Recently a graduate student at UCL emailed me with a request to have access to a number of conference papers I presented at the beginning of my academic career, none of which made it into a publication. Apart from the abstracts which were published in the conference book, nothing of the research or argument presented in these papers survive.
Is this a bad thing? Not necessarily. One of the reasons why they were never turned into a publication is probably because they were simply not good enough. Another reason may have been that the 20 minute presentation didn't have enough body to write out as a full paper submission to a Journal or a chapter in a book. A third, and more plausible, reason is that I was too busy doing other stuff to revisit the conference paper and rewrite it as an academic paper.
Nevertheless, I do think they have some value to some people including myself. I myself am interested in the history of the field and in the evolution of ideas - I can't just read an article by my colleagues without looking up the previous publications on which the argument builds - and I find it difficult sometimes to reconstruct a history of thoughts because of the lacking documentation. Therefore, I decided to dig up my old conference presentations and make them publicly available on this blog over the coming weeks. For me personally, it'll probably be a confronting revisit of my first steps in academia, but it will hopefully generate a better understanding of the provenance of my current ideas.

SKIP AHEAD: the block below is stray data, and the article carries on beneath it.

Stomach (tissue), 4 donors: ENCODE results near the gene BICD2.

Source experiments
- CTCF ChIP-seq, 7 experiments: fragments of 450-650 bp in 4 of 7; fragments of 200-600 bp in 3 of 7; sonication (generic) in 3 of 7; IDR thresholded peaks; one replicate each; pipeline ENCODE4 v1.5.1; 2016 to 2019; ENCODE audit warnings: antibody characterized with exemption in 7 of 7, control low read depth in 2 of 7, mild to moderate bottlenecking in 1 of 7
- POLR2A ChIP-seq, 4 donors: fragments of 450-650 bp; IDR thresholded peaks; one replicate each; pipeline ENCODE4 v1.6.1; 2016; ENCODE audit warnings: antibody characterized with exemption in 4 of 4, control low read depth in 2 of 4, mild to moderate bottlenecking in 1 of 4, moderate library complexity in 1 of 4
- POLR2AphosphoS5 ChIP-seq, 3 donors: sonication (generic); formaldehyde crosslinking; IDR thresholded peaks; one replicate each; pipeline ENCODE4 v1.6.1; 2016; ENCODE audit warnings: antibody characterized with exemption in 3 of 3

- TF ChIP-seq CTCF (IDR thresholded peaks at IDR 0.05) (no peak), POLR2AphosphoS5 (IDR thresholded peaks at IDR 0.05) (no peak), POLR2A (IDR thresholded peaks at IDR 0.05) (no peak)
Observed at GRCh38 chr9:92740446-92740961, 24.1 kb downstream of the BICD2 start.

For my own documentation and for the sake of contextualisation I will provide each paper with a short introduction explaining the circumstances of the research and the occasion of the presentation. I'll also try to reconstruct which conference papers were the inspiration to published papers.